Posted by: szolnickfsem | 15th Jan, 2008

Bio

Hey, I’m Sara Zolnick. I grew up and live in Landenberg, PA. It’s a small town south of Philadelphia (kind of on the border of DE and MD.) I am 19 and am the youngest of three. Academically, I am interested in English and Education, but I’m still not sure if I want to major in that area. I love playing sports (I played field hockey and lacrosse throughout middle school and high school and have been riding horses all my life); but I don’t participate in athletics at UMW. I also love singing/acting and have participated in many musicals/dramatic productions in high school, resulting in 3 lead roles. I signed up for this seminar mainly because I am interested in the new academic requirements and goals, but I am also looking forward to learning more about the environment and the literature involved. My first semester has definitely been an eye-opening experience, as it usually is for freshman.

Posted by: szolnickfsem | 15th Jan, 2008

Response to William Cronon: “The Trouble with Wilderness”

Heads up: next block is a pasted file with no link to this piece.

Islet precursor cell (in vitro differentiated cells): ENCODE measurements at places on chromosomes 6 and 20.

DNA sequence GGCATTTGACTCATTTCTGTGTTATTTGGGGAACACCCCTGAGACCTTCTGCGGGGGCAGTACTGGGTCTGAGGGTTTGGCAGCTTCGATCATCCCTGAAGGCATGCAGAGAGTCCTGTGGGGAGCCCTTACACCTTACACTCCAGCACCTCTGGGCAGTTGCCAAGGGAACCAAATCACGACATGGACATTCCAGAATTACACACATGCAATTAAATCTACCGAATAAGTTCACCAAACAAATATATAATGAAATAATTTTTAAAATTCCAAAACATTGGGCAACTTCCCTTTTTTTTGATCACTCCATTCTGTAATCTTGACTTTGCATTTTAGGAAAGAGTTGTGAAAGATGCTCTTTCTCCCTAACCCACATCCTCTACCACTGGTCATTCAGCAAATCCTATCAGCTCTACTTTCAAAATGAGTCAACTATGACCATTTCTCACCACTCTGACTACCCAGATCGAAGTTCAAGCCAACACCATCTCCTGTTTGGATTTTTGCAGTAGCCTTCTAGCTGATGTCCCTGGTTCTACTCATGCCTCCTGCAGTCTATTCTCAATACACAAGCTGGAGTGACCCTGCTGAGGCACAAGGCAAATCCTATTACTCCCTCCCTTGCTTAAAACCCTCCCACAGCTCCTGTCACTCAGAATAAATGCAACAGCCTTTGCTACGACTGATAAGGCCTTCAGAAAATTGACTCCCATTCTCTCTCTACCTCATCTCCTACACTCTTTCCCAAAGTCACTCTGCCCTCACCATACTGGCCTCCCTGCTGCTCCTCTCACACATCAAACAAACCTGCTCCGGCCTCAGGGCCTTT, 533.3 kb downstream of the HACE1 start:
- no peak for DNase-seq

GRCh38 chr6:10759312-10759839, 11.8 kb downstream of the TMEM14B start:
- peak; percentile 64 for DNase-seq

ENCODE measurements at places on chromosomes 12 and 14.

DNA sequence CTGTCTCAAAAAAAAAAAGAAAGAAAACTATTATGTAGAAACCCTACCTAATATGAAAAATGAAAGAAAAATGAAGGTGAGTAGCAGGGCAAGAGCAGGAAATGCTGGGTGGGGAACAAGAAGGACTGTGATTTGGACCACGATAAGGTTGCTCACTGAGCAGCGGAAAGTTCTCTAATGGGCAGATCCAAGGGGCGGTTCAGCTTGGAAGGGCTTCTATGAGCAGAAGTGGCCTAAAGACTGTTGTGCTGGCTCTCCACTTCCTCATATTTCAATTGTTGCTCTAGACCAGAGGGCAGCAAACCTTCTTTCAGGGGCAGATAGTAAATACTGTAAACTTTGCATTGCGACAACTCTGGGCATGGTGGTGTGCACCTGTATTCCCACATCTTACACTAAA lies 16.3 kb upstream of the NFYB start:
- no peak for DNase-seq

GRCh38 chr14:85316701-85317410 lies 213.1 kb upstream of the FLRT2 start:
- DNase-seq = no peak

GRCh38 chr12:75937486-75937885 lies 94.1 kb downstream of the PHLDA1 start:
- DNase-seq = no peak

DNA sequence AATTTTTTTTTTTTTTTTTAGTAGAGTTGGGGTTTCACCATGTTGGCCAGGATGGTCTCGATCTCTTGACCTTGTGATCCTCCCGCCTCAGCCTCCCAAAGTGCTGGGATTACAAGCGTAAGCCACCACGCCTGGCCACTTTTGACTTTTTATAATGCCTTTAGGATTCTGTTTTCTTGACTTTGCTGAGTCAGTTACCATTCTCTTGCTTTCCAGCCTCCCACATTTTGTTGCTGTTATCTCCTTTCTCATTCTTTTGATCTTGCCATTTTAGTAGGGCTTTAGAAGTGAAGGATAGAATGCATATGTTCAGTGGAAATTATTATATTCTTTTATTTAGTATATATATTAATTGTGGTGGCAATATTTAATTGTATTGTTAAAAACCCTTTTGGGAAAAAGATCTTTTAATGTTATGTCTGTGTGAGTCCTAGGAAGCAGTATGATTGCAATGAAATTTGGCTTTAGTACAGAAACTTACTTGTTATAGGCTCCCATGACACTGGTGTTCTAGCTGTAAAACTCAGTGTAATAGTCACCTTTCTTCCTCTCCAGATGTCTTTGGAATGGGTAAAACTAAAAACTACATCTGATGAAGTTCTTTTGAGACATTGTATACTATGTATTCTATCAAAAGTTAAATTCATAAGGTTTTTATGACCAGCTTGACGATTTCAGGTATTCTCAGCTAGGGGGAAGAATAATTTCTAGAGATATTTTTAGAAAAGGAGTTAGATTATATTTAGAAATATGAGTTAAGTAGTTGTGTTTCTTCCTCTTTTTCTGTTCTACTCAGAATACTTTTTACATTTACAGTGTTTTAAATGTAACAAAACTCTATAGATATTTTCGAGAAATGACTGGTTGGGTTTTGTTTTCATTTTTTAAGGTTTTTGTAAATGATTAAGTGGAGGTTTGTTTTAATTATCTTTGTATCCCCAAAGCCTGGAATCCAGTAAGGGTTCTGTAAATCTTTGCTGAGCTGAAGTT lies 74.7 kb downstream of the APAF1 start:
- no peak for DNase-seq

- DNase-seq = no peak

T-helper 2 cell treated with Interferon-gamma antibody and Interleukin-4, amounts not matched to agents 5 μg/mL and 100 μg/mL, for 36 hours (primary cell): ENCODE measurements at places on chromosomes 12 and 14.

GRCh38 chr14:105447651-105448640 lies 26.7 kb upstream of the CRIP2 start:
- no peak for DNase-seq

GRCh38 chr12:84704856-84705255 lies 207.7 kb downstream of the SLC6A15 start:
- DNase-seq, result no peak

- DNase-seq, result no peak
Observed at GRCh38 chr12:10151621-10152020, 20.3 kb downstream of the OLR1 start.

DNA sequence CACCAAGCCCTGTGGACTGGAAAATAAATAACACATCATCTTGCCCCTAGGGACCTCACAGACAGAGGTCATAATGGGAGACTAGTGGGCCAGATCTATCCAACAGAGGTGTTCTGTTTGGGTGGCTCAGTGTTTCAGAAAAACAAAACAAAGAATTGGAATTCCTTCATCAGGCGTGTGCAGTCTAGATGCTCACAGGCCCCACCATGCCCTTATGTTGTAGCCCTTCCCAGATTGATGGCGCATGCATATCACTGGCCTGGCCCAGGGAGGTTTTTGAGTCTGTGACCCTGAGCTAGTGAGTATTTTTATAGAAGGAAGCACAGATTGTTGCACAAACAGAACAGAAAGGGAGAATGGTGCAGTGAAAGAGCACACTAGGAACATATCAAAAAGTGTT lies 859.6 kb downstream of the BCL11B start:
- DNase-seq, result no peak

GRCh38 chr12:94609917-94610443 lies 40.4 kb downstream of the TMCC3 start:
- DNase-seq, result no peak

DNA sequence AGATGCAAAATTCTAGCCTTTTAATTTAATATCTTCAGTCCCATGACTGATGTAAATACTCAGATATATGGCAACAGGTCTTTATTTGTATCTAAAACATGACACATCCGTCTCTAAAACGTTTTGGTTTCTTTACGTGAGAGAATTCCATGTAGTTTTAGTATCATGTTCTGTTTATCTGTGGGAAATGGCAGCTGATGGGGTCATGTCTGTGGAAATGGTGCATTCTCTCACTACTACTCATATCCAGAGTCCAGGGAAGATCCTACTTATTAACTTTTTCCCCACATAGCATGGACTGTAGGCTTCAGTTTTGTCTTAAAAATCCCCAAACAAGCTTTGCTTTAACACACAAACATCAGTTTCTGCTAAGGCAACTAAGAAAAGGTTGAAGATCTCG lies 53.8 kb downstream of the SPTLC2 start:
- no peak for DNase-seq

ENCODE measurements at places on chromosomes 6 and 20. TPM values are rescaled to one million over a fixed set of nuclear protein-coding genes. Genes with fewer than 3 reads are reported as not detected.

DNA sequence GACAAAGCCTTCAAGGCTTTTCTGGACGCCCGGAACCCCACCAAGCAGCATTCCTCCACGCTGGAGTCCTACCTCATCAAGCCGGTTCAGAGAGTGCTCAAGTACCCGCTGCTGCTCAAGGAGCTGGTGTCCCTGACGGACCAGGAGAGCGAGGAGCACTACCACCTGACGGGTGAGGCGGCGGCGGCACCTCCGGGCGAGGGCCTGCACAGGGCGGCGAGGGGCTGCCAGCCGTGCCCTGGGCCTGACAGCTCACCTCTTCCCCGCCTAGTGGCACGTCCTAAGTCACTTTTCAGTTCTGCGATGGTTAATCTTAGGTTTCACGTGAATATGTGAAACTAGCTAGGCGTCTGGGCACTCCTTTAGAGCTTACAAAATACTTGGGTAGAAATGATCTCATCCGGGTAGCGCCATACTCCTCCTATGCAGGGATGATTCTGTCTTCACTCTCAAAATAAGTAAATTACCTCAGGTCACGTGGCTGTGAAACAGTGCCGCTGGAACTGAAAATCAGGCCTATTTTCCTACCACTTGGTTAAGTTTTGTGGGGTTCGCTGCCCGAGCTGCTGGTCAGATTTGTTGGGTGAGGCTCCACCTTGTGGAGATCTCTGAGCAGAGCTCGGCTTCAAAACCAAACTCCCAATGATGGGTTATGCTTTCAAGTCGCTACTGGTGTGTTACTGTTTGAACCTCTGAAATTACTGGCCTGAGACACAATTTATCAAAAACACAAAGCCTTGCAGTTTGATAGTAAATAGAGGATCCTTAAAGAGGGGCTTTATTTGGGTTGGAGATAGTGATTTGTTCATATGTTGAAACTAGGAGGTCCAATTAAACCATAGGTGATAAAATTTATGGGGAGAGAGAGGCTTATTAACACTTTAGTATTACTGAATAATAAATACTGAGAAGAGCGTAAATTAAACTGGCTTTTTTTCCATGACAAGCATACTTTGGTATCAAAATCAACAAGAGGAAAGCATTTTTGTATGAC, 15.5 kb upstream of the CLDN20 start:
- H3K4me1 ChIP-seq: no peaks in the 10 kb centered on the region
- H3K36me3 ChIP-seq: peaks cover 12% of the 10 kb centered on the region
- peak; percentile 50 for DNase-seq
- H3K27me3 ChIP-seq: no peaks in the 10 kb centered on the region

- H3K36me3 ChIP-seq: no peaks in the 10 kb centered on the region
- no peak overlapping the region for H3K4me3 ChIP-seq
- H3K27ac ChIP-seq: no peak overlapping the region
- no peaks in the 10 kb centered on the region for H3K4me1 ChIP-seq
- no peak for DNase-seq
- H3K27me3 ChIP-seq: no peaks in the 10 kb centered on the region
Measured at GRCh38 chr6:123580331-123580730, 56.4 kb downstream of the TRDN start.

William Cronan’s, “The Trouble with Wilderness” goes along with my past notions of wilderness. I agree with Cronan that the wilderness is serene, natural, and often overlooked. Our society today has no problem knocking down huge forests to build a development or a large city. These actions have completely backfired on us, almost creating animosity between humans and nature. He states “…we mistake ourselves when we suppose that wilderness can be the solution to our culture’s problematic relationships with the nonhuman world, for wilderness is itself no small part of the problem.” The problem lies within ourselves. I have had experiences similar to those of Cronans. Specifically his depiction of “the moment beside the trail as you sit on a sandstone ledge, your boots damp with the morning dew while you take in the rick smell of the pines, and the small red fox…that suddenly ambles across your path..” I have experienced similar circumstances riding horses and hiking in the Rocky Mountains. The peacefulness of nature is overpowering and beautiful. When I think of the “wilderness,” I picture rolling hills, jagged mountains, thick forests, and endless fields. Wilderness is anything free from human destruction. It is natural and breathtaking. “Wilderness” is where animals grow and die without the contact of humans; it has clean streams and the air is free from pollution. I agree with Cronans presentation of the concept of “wilderness.” He believes that the wilderness is “God’s creation.”